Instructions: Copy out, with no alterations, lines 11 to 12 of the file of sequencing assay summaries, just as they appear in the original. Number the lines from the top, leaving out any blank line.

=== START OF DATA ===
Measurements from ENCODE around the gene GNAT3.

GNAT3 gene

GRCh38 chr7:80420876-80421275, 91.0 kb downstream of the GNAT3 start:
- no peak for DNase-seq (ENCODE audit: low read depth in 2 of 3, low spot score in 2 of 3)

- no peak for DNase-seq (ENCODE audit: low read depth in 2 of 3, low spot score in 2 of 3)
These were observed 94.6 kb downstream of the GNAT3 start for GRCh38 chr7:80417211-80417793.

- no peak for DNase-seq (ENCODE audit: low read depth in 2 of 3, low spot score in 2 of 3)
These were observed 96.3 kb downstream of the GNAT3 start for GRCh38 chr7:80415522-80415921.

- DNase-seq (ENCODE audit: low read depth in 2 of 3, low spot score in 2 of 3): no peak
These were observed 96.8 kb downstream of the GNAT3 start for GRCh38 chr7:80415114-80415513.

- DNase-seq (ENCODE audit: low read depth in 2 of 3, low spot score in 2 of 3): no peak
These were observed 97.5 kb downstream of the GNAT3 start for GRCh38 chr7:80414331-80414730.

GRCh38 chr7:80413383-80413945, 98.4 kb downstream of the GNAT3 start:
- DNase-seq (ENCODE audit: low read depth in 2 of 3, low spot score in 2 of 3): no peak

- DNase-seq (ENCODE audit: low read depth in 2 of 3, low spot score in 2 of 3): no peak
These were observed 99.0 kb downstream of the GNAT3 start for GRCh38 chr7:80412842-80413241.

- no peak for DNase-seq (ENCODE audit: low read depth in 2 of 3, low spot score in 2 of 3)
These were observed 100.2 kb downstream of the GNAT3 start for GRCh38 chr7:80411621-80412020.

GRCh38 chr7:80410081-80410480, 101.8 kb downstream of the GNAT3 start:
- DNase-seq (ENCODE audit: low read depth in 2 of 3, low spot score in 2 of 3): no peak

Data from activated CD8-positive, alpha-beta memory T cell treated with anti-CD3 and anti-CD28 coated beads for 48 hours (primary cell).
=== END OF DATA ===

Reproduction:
- DNase-seq (ENCODE audit: low read depth in 2 of 3, low spot score in 2 of 3): no peak
These were observed 97.5 kb downstream of the GNAT3 start for GRCh38 chr7:80414331-80414730.